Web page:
TABLE I:
Composition and caloric content of the high-fat emulsion diet

Animals and treatment

Male NMRI mice (6 weeks old and 25-30 g) were supplied by Razi Vaccine and Serum Institute, Karaj, Iran. They were kept in cages in an animal’s room under standard conditions (temperature 22±1°C and a 12-h light-dark cycle). They were given ad libitum access to standard pellet and water.

After a week of adaption, the animals were weighed and divided into the following groups (n = 12):

  • Normal control group (NC group) received normal diet.

  • High-fat emulsion group (HF group) received high fat diet, which was composed of normal diet supplemented with additional high-fat emulsion (Table I) for four weeks (Zou et al., 2006).

  • Positive control group (C+) received high-fat emulsion for four weeks and was then shifted to NC with silymarin (80 mg/kg) administered by intraperitoneal injection(IP) for four weeks.

  • Sham group received high-fat emulsion for four weeks and was then shifted to normal diet for four weeks.

  • EC1 group received high-fat emulsion for four weeks and was then shifted to NC with citral (5 mg/kg), administered by intraperitoneal injection (IP) for four weeks.

  • EC2 group received high-fat emulsion for four weeks and was then shifted to NC with citral (10 mg/kg), administered by intraperitoneal injection (IP) for four weeks.

  • EC3 group received high-fat emulsion for four weeks and was then shifted to NC with citral (20 mg/kg), administered by intraperitoneal injection (IP) for four weeks.

  • Protective group (PC) received high-fat emulsion and citral 20 mg/kg simultaneously for four weeks.

All NMRI mice were fed with standard rodent food and water. The model mice received high-fat emulsion via oral gavage every day for four weeks. The NC group was given equal volumes of saline via daily gavage (Zou et al., 2006). At the end of the treatment with high-fat emulsion, animals from the HF group were selected randomLy. Their livers were removed under diethyl ether anesthesia. Histopathological examination was conducted on the liver tissue and fatty cell formation was confirmed. Treatment with citral and silymarin (test and positive control groups) continued according to the experimental protocol for four weeks by IP injection. During the experimental period, all animals were weighed every week. The experimental protocol was performed in accordance with the Guide for the Care and Use of Laboratory Animals (Institute of Laboratory Animal Resources, 1996). Moreover, the University’s Animal Ethics Committee approved the protocol.

Histological and biochemical assessment

At the end of the experiment, animals were made to fast (12 hours without food) and then weighed. NMRI mice were anesthetized by inhalation of diethyl ether. Terminal blood sample withdrawal from cardiac ventricles was conducted with the help of 2.5 mL syringes. Liver tissues were removed and fixed in a formalin buffer solution (10%) in order to do histological assessment. After embedding the tissues in paraffin, cross sections of 5 µm were prepared according to the routine protocols. Liver sections were stained with hematoxylin and eosin (H&E) and Masson’s Trichrome (MT). The slides were examined by light microscopy. Liver tissue samples were also used to measure antioxidant enzyme activities and other biochemical parameters, such as hepatic SOD and malondialdehyde (MDA) activities. Tissue samples were removed, weighed, and then homogenized (1:3 w/v) in phosphate saline buffer (pH = 7.4). Homogenate samples were then sonicated for 1.5 minutes and bursts for 30 seconds. All the procedures were performed at 0-4 °C. Homogenate samples were finally centrifuged at 22,000g for 17 minutes at 4 °C in a microcentrifuge. The supernatant was frozen at -40 °C till the time of assay. Visceral white adipose tissue was taken and stored at -70 °C for molecular analysis. The serum levels of HDL-C, LDL-C, TG (Marklund, Marklund, 1974; Asadi et al., 2008), ALP, AST, and ALT, Ferric Reducing Antioxidant Power (FRAP), catalase, total protein, insulin, glucose TNF-α, adiponectin, and leptin were measured using commercial kits.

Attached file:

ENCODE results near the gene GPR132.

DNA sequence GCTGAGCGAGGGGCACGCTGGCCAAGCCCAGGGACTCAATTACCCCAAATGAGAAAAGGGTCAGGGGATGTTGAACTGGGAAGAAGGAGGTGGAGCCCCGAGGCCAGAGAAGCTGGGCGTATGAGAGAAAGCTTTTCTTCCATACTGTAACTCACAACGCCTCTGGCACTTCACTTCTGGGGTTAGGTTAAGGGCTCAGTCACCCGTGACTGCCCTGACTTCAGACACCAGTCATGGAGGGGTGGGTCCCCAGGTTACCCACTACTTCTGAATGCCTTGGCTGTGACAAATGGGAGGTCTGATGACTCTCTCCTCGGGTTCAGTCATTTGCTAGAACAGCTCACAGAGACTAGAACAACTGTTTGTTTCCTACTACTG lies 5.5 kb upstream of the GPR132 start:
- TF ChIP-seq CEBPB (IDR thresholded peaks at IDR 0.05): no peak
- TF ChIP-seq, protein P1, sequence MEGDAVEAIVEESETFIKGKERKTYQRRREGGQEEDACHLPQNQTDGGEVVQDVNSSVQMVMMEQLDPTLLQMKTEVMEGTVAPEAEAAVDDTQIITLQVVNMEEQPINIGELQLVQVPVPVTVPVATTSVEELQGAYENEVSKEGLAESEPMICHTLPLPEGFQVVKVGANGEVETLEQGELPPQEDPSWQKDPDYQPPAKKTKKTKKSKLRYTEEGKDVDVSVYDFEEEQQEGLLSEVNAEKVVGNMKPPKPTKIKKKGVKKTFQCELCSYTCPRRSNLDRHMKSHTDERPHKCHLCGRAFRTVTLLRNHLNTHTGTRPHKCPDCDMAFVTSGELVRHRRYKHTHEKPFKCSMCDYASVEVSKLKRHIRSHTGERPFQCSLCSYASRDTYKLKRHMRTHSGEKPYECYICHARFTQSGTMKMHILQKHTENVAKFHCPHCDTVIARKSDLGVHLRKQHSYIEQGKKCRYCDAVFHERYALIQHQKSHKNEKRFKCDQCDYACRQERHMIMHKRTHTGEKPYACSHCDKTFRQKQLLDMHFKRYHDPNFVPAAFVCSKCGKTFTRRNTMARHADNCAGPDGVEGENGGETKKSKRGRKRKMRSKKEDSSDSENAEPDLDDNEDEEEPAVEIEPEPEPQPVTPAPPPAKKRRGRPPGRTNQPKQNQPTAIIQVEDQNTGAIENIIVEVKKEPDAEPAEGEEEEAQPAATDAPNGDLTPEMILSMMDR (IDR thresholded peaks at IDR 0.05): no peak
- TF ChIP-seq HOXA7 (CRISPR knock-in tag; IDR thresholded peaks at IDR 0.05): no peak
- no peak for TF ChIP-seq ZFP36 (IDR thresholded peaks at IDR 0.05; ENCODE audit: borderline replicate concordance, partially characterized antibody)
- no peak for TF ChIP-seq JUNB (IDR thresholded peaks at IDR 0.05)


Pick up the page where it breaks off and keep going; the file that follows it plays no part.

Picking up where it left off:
RNA isolation and cDNA synthesis

Total RNA was isolated from whole mice liver tissue by using a commercial RNA isolation kit (Roche Diagnostics GmbH Roche Applied Science 68298 Mannheim, Germany). The cells were suspended in 200 μL PBS, to which 400μl Lysis/Binding Buffer was added and mixed for 15 seconds. After transferring it to a high pure filter tube, centrifugation was done for 15 seconds at 8,000 × g. Flowthrough was discarded and 100 μL DNase was added, incubating the mixture for 15 minutes at 25 °C. Washing buffer was used twice, followed by centrifugation, and RNA was eluted by 100 μL Elution Buffer. The purified RNA can be used directly in RT-PCR or stored at -80°C for later analysis.

The primer sequences for PPAR α and HPRT (used as housekeeping gene) were obtained from Yekta tajhize Azma website. Specific primers were designed by the primer express program (Table II).

TABLE II:
Sequences of probe and oligonucleotides used in real-time PCR analysis

Statistical analysis

The data was analyzed using SPSS statistical software and mean±SEM (standard error of mean), followed by Turkey’s post hoc test. P < 0.05 was set as a statistical significance.

Results

Body weight